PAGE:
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WORKING IN NORWAY

What you need to know about summer and seasonal jobs in Norway 

Norway's economy is doing well, unemployment is at record-low levels, and figures show the demand for seasonal workers is high. Here's what you need to know about summer and seasonal jobs.

What you need to know about summer and seasonal jobs in Norway 

Norway has made a strong recovery from the pandemic. The economy is strong, and unemployment is at an almost 14-year low. Companies are struggling to find labour, and competition for workers is fierce

With all the current buzz around labour shortages in Norway, it’s no wonder that the interest in job opportunities in the country is rising.

“The job market is really good now; the chances of getting a job – if you want to work – are excellent. Opportunities and the number of jobs tend to follow big cities – Oslo, Bergen, Trondheim, Stavanger. These are all cities where we’re looking for people,” head of information Sven Fossum at ManpowerGroup Norge, a leading workforce solutions company working in the country, told The Local.

Is there a difference between summer and seasonal jobs? 

Many may think that summer and seasonal jobs are interchangeable, but that’s not quite the case. A seasonal job in Norway is one that can only be done at a specific time of the year. For example, working a winter at a ski resort or a summer picking fruit are seasonal jobs.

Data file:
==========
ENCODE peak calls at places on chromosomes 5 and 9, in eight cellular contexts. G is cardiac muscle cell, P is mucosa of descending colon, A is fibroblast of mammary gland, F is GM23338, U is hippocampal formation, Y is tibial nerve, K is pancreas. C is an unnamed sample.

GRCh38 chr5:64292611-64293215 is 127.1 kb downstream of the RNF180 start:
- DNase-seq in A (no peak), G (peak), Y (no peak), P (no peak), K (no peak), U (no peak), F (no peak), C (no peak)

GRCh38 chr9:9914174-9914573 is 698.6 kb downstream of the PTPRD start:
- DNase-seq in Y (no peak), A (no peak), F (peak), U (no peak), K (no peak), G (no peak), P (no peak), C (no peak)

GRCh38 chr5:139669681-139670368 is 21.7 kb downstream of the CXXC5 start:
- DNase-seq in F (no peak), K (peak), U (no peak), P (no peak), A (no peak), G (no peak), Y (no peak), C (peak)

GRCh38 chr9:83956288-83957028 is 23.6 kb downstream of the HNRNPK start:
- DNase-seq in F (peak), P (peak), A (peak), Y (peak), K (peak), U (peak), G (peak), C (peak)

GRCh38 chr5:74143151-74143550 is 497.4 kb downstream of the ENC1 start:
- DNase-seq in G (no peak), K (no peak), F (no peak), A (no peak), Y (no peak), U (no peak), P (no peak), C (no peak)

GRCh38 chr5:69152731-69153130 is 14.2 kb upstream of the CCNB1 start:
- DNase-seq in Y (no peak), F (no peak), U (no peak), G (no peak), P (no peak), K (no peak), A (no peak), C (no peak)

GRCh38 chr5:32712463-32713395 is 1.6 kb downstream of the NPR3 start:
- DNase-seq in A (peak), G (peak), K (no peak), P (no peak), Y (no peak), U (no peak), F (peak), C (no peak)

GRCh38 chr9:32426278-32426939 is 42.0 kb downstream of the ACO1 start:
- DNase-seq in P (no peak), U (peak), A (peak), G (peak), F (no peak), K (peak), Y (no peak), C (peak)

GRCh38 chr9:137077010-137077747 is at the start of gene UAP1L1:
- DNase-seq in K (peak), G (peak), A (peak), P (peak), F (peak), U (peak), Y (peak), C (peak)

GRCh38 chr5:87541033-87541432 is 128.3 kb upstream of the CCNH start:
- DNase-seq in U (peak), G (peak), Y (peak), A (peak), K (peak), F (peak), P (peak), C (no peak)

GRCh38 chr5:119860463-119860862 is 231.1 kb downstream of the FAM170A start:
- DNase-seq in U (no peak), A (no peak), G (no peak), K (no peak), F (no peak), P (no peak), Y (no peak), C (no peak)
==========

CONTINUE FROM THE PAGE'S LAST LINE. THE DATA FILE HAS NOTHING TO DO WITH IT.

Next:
Whereas many companies in Norway offer contracts specifically for the summer to cover for holidaying staff or due to business being busier during the winter months. These aren’t seasonal jobs as they can mostly be done all year round. Summer jobs are available in a much wider variety of industries than seasonal ones too.

Although, there are some jobs that can only be done during the warmer months that may be classed as a summer job for example. Jobs like lifeguarding, working in hospitality at summer venues are examples of summer jobs that aren’t quite considered seasonal jobs.  

Another difference is that with a seasonal job you’ll mostly be competing with other foreigners to get a job, however you’ll typically be going head-to-head with more Norwegians for a summer job.  

Where is there a demand for workers to work in seasonal and summer jobs? 

There is a demand for people in several industries – call centres, logistics, sales, IT… Really, there’s a lot of possibilities,” Fossum noted, adding that there is demand year-round and that, at times, there’s no benefit to distinguishing between summer jobs and ordinary jobs.

“Our clients do have extra need for workers in the summer, but the jobs are the same all year round. Banks and call centers are typical examples of industries looking for workers at the moment.